Part one covered some some of the more family friendly previews from the show floor. Now to go on to some of the more horror orientated games.
“Dead Pixels II”, CSR Studios/John Common (Self-published)
Available on PC in 2017.
Dead Pixels II is a game that steeped in the 1980’s. It’s has a 80’s style soundtrack, 80’s style story with 80’s style visuals and a lot of 80’s references.
At it’s core, it’s very much built on it’s predecessor. After the zombie apocalypse of the first game, you are a survivor fighting your way to the nearest safe zone. The levels and pick ups are procedurally generated which leads to interesting moments of deciding whether it’s worth going building to building scavenging supplies or if it’s time just just run. Supplies are limited adding an element of survival and inventory management. During the start of the demo I quickly realised that bullets were scarce when I quickly run out of them. I saved and bought all the bullets I could which led to a bit of an easy boss fight but after the amount I used it was good that I saved up.
If the randomness of the game isn’t your style, there is going to be a custom mode. The custom mode lets you preselect the number of crossroads, buildings and bosses that will appear in a custom game which creates possibilities of custom scenario and player generated levels.
The random mechanics of the game combined with the random elements make for a very interesting game. I got to talk to the developer of the game it is was very interesting what he had planned for the game and how he was going to implement it. It’s very much simple interacting through more complex programming. Doing that has made a game that is very easy to play and easy to pick up but has a lot of replay-ability.
“Little Nightmares”, Tarsier Studios (Published: Bandai Namco)
Little Nightmares has had a troubled early development with is originally being announced in 2014. After only a teaser released in 2015, Bandai Namco announced this August that it was going to publish the game in Spring 2017. During that time they helped develop first party titles for Sony (Tearaway Unfolded and LittleBigPlanet 3) so they weren’t stuck for work. Moving out of the Sony first party contract may of caused a delay to their new IP.
Little Nightmares is a puzzle platformer. The platformer part is something that can be easly judged from the demo but puzzle part, not so much. The puzzle design for the demo can show hints to how it will be designed but it may not represent the game as a whole. What was in the demo was good but until the game is released, it’s hard to judge fully.
The platforming on the other hand ca be judged. The game plays on a mostly 2.5D plain. You go from left to right but can move in 3D space. Could feel the lessons they had learned from helping develop LittleBigPlanet as it moves much like it but with freer movement of depth. The demo showed a lot of platforming mechanics including climbing, sprint jumping and swinging on ropes. The movement did feel a little sticky but it was less moving in glue and more lke moving in water. You have the momentum and control to do everything but it’s feels like it takes to much effort. Like pushing off to sprint only just go into a heartily walk.
The one area were the game shines is it’s visual design. It’s colour pallet is very muted which gest punctuated but the leads yellow raincoat and especially by her lighter in dark areas. The design of the monsters leans to the grotesque. Misshapen, bulbous human forms that are just off putting rather then scary to look at.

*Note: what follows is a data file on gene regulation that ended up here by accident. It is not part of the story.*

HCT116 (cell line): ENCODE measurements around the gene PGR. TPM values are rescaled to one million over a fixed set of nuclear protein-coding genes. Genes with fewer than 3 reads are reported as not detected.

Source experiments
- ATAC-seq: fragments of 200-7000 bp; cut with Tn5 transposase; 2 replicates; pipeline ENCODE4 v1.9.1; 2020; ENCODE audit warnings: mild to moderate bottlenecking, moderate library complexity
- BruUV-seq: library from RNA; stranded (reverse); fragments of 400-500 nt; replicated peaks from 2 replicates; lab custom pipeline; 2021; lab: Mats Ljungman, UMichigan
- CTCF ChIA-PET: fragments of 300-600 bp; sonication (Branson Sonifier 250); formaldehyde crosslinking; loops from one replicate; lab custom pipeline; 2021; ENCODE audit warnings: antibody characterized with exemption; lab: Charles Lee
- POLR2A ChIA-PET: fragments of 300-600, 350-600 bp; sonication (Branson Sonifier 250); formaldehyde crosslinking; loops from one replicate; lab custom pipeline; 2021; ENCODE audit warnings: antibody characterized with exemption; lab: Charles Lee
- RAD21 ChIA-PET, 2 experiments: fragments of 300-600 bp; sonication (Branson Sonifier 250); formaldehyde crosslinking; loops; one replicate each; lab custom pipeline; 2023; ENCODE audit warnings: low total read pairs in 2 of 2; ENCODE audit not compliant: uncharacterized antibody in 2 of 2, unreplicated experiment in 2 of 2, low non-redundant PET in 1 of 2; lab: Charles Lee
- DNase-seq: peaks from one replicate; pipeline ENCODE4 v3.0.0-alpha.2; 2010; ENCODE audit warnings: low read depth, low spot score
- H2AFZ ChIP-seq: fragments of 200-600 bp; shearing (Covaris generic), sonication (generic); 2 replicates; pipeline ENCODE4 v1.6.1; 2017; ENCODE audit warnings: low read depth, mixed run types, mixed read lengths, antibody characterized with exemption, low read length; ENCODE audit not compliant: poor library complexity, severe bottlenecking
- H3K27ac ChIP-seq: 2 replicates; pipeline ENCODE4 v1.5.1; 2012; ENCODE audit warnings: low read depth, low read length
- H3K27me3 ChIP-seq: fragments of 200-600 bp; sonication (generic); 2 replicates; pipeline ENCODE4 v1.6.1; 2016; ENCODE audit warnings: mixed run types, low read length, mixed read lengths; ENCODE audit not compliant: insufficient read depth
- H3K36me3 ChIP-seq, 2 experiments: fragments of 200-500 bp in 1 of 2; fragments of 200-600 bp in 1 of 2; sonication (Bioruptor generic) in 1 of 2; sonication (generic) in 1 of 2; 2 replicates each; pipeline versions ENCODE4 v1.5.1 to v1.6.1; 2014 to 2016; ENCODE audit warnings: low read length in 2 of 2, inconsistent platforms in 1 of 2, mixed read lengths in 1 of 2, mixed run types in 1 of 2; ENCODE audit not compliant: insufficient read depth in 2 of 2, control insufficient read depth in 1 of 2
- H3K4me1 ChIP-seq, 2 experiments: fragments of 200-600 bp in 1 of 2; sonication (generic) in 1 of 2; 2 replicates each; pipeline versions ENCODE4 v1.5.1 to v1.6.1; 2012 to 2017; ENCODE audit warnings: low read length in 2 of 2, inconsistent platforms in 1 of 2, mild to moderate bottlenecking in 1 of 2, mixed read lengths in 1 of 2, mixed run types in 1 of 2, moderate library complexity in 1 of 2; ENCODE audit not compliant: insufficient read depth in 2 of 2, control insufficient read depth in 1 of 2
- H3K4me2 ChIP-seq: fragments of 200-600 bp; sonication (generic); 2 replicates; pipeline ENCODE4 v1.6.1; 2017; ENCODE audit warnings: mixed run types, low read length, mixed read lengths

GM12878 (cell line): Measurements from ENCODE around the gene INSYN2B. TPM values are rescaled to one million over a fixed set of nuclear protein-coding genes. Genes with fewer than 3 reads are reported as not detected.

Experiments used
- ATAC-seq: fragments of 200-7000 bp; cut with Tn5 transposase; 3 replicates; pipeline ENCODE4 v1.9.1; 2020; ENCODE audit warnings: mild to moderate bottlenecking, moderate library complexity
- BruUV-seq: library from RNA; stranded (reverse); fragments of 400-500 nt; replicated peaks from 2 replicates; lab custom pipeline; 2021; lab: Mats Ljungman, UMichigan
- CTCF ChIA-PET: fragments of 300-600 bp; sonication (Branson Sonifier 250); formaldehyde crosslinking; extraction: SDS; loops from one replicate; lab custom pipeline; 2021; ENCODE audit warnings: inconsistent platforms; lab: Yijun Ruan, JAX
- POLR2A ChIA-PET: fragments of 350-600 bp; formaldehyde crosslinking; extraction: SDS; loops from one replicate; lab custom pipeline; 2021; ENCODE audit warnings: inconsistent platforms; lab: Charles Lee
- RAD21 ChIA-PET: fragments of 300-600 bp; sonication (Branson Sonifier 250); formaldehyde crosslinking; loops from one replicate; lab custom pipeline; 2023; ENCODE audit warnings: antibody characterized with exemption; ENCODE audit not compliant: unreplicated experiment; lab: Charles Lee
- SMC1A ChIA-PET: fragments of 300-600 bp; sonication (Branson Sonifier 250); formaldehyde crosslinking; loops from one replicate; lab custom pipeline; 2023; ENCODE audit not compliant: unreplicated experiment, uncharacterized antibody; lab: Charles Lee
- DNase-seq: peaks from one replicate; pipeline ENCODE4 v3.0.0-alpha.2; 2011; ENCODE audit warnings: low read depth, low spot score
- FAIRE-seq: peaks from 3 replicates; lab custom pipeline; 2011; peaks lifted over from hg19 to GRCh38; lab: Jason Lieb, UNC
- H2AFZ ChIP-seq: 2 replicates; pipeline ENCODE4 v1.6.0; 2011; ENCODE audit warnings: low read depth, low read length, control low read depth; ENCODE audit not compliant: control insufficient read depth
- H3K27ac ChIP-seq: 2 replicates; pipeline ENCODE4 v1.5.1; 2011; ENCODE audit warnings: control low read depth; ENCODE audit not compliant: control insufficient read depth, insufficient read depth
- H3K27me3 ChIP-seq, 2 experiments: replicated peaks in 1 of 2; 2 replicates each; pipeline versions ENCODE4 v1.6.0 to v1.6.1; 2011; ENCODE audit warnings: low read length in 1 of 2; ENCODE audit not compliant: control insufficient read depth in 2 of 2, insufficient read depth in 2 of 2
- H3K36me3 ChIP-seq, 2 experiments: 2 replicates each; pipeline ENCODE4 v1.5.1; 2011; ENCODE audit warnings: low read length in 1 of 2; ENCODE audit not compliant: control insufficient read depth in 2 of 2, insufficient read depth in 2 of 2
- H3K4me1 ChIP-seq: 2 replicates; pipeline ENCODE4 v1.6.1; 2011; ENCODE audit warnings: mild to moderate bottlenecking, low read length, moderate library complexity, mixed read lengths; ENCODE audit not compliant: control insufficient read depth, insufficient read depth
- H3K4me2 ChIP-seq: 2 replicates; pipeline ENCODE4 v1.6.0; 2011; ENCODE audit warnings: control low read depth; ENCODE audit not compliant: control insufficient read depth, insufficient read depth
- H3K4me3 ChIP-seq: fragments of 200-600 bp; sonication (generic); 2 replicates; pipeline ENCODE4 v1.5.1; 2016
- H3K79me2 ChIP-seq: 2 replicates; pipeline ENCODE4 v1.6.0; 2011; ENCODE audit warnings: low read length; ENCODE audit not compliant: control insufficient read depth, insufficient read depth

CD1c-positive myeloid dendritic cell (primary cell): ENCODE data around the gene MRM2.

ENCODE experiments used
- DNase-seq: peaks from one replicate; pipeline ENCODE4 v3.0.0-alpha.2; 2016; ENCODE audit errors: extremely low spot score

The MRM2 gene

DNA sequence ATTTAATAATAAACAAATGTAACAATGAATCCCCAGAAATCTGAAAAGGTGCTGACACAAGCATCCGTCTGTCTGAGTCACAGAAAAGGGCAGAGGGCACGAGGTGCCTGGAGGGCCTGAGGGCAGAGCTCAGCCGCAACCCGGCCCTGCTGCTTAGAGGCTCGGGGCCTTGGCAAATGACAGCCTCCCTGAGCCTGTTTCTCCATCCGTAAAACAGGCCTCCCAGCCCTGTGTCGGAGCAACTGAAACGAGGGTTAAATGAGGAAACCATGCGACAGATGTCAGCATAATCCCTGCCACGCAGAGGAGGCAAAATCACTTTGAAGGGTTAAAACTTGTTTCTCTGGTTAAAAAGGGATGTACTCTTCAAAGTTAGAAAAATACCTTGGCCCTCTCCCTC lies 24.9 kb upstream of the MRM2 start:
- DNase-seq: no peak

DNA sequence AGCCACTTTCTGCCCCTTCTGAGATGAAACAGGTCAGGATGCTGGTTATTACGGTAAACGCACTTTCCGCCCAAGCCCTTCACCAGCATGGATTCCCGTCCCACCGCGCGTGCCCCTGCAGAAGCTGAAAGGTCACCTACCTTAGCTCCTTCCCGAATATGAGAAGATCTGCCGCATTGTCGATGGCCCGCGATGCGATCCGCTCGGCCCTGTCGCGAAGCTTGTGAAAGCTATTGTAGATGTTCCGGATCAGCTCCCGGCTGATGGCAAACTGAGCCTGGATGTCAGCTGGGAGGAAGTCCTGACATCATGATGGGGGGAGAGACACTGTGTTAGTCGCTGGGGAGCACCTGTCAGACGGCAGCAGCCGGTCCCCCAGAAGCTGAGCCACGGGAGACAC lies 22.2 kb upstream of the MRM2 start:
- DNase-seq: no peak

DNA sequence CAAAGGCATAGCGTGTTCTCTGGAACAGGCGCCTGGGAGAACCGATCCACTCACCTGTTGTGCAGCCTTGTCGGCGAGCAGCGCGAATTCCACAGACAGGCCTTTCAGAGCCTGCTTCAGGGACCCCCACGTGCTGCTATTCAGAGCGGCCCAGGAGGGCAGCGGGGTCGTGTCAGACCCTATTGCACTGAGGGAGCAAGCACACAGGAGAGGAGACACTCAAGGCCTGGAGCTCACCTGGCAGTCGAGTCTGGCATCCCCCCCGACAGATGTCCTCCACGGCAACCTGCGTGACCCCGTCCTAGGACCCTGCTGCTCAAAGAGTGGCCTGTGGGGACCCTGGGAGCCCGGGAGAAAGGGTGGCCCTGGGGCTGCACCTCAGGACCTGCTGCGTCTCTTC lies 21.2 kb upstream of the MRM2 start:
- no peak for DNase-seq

I am interested in it but whether the game is like the demo or not is were a recommendation comes from.
“The Forgotten Rooms” Greenlight Games.
Available for PC (TBA)
MCM wouldn’t be MCM if their wasn’t a VR game to try. This year it was the turn of “The Forgotten Rooms” by Greenlight Games, a first person hidden object puzzle game. I got to talk to Dean Day, the founder of Greenlight Games, quite extensively over the course of the weekend and what he had to say about the game was very interesting. But first, lets talk about the demo.
The game used the new Oculus Touch controllers which felt solid and worked well. Compared to the HTC wands, they are very small. They fit right into the palm of my hand snugly and the two joysticks and buttons on the top of the controller were easy to move from while blinded by he headset. But my hands are (admittedly) fatter and stubby-er than others so it might not be as comfortable with those with thinner and longer fingers. One part of the controller that excelled was the finger motion control. There is a ring at the front of the controller, in-front of the trigger control, that detects your fingers. So rather then having to use the trigger or a separate button, you can point in game.
Moving on to the game itself, there isn’t much to say. It’s a first person, VR, hidden object game with horror themes. You get trapped in a house by shadows and you have to find objects and solve a puzzle to get out. From what Day had said, the game had only been in development for only three months at present which means there were few graphical bugs and it was a little unrefined. But that also means there is still lots of time to iron out the kinks.
The visuals of the game are usual, ‘Amnesia’ style horror fare. For the demo, the setting was a cabin in the woods and it was well designed. The monster is the the usual, bulbous, malformed monster. It makes noises and watches you from afar until you time runs out and pounces which creates a good creepy atmosphere. But is that’s not your bag, Day said that there will be a ‘Daylight’ mode were you go around in the day instead of by night-light.
On the whole, the game was interesting and it has a lot of promise. It’s something that lacks a little polish but I like the way it’s heading and the way that it uses the Touch controllers.
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